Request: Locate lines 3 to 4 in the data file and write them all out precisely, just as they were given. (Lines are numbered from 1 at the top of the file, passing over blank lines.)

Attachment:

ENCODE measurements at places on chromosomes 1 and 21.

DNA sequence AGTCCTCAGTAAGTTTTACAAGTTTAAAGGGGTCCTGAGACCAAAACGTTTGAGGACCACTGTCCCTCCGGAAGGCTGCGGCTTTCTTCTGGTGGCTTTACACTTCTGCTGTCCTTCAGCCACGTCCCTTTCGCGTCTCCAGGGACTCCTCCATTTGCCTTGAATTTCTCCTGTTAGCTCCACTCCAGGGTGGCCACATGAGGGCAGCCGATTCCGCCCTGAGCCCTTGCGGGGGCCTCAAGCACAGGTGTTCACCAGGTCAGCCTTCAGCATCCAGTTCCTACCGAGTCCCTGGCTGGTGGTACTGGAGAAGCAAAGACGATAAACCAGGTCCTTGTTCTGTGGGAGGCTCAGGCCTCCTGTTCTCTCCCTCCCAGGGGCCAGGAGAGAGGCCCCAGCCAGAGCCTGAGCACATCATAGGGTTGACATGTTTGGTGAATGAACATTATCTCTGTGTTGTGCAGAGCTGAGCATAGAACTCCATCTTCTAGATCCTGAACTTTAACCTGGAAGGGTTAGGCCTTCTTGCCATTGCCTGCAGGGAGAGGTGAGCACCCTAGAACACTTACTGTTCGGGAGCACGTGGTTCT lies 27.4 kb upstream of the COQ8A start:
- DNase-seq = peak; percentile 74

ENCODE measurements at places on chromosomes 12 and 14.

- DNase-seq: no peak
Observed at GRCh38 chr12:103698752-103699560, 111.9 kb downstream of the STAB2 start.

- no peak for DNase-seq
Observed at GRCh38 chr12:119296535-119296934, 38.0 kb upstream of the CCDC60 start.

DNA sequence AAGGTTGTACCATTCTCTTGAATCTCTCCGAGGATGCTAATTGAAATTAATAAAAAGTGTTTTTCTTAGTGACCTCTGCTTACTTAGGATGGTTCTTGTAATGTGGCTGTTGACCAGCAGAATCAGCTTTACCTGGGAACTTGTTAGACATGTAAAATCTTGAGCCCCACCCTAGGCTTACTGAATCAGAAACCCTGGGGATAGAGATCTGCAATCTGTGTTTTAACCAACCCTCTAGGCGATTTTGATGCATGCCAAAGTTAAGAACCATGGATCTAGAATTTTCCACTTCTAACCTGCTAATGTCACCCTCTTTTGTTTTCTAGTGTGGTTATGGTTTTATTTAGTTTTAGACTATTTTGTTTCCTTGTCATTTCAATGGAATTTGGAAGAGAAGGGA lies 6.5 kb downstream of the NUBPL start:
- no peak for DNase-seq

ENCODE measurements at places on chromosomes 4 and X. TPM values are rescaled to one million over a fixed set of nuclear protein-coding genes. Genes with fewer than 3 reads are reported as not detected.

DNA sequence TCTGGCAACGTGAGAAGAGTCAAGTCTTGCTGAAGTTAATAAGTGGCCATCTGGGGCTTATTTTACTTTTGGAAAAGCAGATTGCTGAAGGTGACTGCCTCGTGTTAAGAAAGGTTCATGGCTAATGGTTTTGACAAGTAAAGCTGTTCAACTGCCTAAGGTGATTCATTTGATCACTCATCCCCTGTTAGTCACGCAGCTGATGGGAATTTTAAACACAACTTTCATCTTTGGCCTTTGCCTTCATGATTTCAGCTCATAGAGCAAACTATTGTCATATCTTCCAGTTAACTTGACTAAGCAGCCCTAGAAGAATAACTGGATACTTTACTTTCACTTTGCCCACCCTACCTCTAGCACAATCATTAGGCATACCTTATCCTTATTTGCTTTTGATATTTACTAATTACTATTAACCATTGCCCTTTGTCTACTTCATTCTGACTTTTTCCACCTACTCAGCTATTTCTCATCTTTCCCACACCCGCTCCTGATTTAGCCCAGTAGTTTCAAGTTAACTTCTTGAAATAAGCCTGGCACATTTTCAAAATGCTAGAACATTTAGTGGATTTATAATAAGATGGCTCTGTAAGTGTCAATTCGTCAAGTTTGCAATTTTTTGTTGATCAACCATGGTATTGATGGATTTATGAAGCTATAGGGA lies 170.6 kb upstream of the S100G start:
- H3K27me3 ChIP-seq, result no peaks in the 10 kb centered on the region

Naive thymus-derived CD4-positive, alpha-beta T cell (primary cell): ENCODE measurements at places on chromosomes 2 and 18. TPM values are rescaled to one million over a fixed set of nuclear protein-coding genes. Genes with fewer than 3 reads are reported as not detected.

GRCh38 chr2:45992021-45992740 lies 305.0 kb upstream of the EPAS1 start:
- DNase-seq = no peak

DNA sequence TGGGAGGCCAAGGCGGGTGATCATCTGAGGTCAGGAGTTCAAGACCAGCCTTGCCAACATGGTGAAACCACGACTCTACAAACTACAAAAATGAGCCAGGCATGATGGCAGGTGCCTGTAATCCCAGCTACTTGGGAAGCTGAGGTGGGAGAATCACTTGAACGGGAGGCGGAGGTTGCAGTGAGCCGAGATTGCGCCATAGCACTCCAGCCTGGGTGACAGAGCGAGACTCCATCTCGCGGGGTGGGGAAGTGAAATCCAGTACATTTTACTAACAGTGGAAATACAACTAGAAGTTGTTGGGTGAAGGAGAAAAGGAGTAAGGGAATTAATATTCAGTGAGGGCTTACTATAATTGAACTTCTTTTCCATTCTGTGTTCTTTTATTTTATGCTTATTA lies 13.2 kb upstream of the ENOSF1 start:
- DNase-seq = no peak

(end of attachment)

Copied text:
- DNase-seq = peak; percentile 74

ENCODE measurements at places on chromosomes 12 and 14.